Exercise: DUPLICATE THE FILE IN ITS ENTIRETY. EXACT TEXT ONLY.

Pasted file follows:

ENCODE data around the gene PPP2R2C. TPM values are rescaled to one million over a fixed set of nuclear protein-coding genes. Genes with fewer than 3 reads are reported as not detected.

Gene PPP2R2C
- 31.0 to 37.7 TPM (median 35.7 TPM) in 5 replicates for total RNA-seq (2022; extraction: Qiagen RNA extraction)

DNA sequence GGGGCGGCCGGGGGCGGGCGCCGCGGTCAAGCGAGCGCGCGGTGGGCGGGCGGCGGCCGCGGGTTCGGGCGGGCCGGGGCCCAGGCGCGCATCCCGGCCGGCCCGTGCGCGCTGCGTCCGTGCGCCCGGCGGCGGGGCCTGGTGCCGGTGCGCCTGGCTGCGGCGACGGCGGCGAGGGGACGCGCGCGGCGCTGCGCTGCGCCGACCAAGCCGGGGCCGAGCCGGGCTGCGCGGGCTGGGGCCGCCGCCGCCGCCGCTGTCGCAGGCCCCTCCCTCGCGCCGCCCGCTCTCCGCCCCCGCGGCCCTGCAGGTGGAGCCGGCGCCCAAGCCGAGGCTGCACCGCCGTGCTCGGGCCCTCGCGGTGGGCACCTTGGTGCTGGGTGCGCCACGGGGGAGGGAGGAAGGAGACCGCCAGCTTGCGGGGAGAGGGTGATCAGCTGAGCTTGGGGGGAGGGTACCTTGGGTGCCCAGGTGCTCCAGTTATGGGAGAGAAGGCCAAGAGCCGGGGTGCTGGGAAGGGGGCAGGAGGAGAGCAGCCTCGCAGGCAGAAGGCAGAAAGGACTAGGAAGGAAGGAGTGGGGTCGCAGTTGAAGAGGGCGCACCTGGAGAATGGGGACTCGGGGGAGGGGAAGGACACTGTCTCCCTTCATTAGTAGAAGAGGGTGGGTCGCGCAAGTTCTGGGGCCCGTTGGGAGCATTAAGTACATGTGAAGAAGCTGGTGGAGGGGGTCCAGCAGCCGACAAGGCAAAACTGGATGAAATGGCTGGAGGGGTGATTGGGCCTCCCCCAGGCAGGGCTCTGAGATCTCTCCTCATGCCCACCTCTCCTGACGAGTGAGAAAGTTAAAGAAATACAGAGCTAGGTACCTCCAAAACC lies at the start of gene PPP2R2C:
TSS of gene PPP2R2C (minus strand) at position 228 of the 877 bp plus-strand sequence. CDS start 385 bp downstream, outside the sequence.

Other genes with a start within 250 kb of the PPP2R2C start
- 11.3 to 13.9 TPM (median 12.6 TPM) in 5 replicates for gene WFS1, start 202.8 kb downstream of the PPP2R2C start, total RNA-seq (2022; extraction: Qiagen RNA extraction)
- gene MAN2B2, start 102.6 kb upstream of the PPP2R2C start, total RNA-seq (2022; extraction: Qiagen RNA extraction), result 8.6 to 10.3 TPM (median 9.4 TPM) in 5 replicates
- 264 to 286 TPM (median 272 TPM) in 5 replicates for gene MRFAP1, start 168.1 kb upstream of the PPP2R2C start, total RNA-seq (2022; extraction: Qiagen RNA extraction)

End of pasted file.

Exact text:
ENCODE data around the gene PPP2R2C. TPM values are rescaled to one million over a fixed set of nuclear protein-coding genes. Genes with fewer than 3 reads are reported as not detected.

Gene PPP2R2C
- 31.0 to 37.7 TPM (median 35.7 TPM) in 5 replicates for total RNA-seq (2022; extraction: Qiagen RNA extraction)

DNA sequence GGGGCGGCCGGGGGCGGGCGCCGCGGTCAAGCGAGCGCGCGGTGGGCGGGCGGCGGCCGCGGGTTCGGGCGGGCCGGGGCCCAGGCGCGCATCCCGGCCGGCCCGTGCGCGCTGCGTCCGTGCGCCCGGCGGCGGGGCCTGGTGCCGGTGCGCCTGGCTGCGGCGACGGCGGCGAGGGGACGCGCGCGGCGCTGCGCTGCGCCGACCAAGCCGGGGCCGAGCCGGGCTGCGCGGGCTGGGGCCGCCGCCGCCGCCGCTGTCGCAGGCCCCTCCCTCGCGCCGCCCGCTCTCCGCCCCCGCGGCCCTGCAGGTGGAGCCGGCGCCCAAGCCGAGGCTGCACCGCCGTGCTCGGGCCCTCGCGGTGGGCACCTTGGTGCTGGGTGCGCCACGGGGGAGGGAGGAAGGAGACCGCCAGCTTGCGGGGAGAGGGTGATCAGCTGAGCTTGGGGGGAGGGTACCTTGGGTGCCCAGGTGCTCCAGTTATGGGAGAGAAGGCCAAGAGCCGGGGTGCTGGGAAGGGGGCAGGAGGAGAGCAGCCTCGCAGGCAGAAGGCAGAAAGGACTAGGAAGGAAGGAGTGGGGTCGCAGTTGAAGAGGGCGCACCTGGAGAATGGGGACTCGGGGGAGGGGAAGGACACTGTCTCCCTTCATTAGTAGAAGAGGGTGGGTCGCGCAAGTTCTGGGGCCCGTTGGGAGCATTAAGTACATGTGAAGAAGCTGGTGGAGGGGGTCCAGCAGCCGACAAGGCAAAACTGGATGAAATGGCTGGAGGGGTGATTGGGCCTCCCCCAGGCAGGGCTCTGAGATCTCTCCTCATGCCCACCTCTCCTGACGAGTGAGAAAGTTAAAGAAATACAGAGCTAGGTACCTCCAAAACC lies at the start of gene PPP2R2C:
TSS of gene PPP2R2C (minus strand) at position 228 of the 877 bp plus-strand sequence. CDS start 385 bp downstream, outside the sequence.

Other genes with a start within 250 kb of the PPP2R2C start
- 11.3 to 13.9 TPM (median 12.6 TPM) in 5 replicates for gene WFS1, start 202.8 kb downstream of the PPP2R2C start, total RNA-seq (2022; extraction: Qiagen RNA extraction)
- gene MAN2B2, start 102.6 kb upstream of the PPP2R2C start, total RNA-seq (2022; extraction: Qiagen RNA extraction), result 8.6 to 10.3 TPM (median 9.4 TPM) in 5 replicates
- 264 to 286 TPM (median 272 TPM) in 5 replicates for gene MRFAP1, start 168.1 kb upstream of the PPP2R2C start, total RNA-seq (2022; extraction: Qiagen RNA extraction)